One thing needs to be clarified: The 49ers should be beyond moral victories. In 2005, with a rookie running back and a rookie quarterback, the 49ers were allowed moral victories. Heck, all the way through 2006 they could get away with just competing. "They were so close! They fact that they could compete means something, doesn't it?"

Four years into a rebuilding project that shelled out hundreds of millions of dollars on both sides of the ball fans should be reaping rewards, no looking for silver linings.

The 49ers played on helluva game but they are still fatally flawed. The flaw begins and ends with the offense. For years Mike Nolan was dependent on an offensive coordinator and the lack of consistency eventually spelled his demise. From a West Coast scheme (McCarthy) to a Coryell scheme (Turner) to having no scheme (Hostler), Nolan could not take control of the offensive play calling when the team needed the face of the franchise to be just more than a suit on the sideline.

Fast forward to Singletary's 49ers. Yes, Singletary has fire. Yes, he got the team up for this game on the road. Yes, Singletary may be a good CEO-type head coach. But with the game on the line, Singletary was dependent on his offensive coordinator. He could not take the game over and be the ultimate decision maker.

Instead of taking over Singletary defaulted to his offensive coordinator. But Mike Martz's play calling in the fourth quarter was simply pitiful. Playing with a lead and a running game that had been working with moderate effectiveness all game the 49ers decided to place the onus of moving the football on the passing game. Clearly, Mike Martz responds to criticism and runs the ball. But when push comes to shove he defaults to his nature, his core, the downfield passing game.

A great coach is fluid and dynamic. Bill Walsh developed an entire new offense in Cincinnati when his strong-armed quarterback, Greg Cook, succumbed to injury. Virgil Carter, a more mobile and accurate quarterback with a weaker arm led Walsh's first iteration of the west coast offense simply because the offense did not meet his skill set.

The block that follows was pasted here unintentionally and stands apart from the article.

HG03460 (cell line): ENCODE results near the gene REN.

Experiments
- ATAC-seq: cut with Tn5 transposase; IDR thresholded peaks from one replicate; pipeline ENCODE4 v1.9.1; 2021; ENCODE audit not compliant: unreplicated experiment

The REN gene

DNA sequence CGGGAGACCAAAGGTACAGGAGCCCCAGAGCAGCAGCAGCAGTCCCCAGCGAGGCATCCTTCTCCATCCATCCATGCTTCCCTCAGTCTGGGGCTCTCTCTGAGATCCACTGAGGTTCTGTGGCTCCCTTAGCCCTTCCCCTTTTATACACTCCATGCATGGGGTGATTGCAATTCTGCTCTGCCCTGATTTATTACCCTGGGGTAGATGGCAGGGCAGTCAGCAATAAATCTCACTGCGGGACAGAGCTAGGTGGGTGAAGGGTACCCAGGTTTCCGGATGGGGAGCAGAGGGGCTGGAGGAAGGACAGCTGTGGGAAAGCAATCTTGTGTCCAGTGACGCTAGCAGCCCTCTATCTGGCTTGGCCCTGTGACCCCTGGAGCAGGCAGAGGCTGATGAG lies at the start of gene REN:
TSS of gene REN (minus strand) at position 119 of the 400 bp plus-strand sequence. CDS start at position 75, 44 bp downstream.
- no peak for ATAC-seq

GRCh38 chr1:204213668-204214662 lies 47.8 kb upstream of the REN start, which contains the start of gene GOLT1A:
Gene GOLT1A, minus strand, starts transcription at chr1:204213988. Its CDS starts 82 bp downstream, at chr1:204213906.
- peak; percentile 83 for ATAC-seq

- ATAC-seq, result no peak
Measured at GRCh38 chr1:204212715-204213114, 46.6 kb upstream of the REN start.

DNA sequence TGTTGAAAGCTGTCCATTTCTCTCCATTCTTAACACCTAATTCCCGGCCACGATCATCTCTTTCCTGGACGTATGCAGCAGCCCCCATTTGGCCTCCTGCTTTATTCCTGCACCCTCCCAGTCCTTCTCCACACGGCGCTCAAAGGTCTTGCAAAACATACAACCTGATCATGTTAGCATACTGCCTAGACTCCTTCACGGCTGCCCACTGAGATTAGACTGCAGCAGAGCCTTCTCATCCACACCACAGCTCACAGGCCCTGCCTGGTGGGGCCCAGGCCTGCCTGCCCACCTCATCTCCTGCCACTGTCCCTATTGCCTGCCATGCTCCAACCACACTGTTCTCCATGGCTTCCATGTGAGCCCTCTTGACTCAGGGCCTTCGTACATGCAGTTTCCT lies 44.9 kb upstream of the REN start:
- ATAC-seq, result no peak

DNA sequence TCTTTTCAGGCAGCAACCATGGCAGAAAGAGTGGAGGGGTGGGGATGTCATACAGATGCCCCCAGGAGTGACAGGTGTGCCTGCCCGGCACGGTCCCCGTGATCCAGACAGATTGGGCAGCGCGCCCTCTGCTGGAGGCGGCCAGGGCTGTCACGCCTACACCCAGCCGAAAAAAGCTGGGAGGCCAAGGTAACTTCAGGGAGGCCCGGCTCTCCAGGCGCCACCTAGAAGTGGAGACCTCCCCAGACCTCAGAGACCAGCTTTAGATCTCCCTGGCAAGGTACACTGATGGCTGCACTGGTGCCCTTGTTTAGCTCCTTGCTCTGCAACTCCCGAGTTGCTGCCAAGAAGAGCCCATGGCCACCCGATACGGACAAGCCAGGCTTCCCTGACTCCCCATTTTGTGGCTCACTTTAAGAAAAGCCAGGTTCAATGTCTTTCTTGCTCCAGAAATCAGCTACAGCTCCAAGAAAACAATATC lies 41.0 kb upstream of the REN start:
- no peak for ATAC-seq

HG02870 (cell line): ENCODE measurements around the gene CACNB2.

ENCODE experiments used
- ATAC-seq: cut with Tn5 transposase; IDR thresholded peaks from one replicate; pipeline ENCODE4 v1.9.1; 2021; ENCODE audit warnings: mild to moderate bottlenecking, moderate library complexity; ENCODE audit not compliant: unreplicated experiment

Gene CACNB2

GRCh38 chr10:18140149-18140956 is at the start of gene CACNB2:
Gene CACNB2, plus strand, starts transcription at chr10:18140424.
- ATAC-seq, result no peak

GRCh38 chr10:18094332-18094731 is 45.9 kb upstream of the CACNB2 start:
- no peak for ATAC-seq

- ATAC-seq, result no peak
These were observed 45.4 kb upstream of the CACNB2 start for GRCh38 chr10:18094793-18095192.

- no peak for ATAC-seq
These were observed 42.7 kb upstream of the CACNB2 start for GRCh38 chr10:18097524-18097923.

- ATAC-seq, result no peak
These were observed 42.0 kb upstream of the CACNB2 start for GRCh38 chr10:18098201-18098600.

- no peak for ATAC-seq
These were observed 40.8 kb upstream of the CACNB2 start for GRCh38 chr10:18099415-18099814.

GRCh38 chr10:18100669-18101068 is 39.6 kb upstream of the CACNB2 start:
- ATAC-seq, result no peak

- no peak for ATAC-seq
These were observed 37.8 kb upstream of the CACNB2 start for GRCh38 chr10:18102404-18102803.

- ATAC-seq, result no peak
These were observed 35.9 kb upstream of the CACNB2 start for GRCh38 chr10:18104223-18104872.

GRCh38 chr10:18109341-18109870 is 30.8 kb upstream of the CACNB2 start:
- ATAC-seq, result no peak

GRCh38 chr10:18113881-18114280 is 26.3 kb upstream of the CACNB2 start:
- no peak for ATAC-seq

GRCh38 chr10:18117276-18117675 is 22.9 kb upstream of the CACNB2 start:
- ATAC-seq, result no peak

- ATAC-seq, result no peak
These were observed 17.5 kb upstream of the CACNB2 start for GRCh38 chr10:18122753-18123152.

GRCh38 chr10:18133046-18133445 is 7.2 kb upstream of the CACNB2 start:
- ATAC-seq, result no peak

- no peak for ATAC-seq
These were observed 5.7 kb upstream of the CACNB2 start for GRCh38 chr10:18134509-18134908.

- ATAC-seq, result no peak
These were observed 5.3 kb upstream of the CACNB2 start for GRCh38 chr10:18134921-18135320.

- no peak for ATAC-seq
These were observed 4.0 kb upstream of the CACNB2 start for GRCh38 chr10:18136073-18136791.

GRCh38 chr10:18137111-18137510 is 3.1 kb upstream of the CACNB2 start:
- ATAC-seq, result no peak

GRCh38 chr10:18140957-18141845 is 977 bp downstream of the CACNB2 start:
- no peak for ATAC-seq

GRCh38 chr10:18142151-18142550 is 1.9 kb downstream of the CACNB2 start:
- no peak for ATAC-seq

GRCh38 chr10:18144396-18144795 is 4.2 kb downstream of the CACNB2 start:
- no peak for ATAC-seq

Martz had a chance to implement a game plan and an offense around Shaun Hill, a more accurate quarterback suspect arm strength. Rather than being fluid, Martz stuck to his guns and pretty much wanted to show the world that he could do it his way. His way cost the 49ers the game.

Mike Martz is a stop gap, a place holder. He is not the answer to the offensive woes. Yes, he can improve an offense, but his play calling has been a cause for concern since his final years in St. Louis. At some point people realize that Mike Martz, regardless of what he says, is going to throw the ball when it matters most. His rigid philosophy, encompassed by his inability to let the quarterback make decisions, is a fault of Martz's hubris. He knows better, and he knows he knows better. The quarterback doesn't get to choose, Martz chooses. The problem is that when Martz is wrong, the whole offense falls with him.


So what to do about the 49ers offense? I have to agree with Kevin Lynch on this one. Bring back the West Coast offense (WCO). Marketing wise, you can get back to the foundation of this team, the fertile crescent of the most potent and influential offensive scheme in decades.

The personnel fits the WCO. Hill would flourish in a west coast scheme. He is smart, accurate, and makes good decisions with the football. The wide receivers are big and can catch in traffic. Second year man Jason Hill showed that he can contribute on this team in a meaningful way. Josh Morgan can be a legitimate number one receiver in this league with the right coaching.

You have a multidimensional backfield with a fullback (Michael Robinson) that can catch, run, and throw. With Gore and Robinson the defense would have to account for both of them as receiving threats, exactly as Bill Walsh intended. The tight ends, Davis and Walker, could also be used as receiving threats to flood zones and give Hill plenty of targets underneath, his favorite place to throw.

It takes more effort to overhaul a roster than it does hire a new coach. Fire Martz at season's end and get a coordinator, or head coach, who can maximize the 49ers' talent.


Apparently Mike Martz thought the ball was on the 1/2 yard line, not the 2 and 1/2 yard line. That still doesn't explain why Martz put the ball in the air so much in the fourth quarter.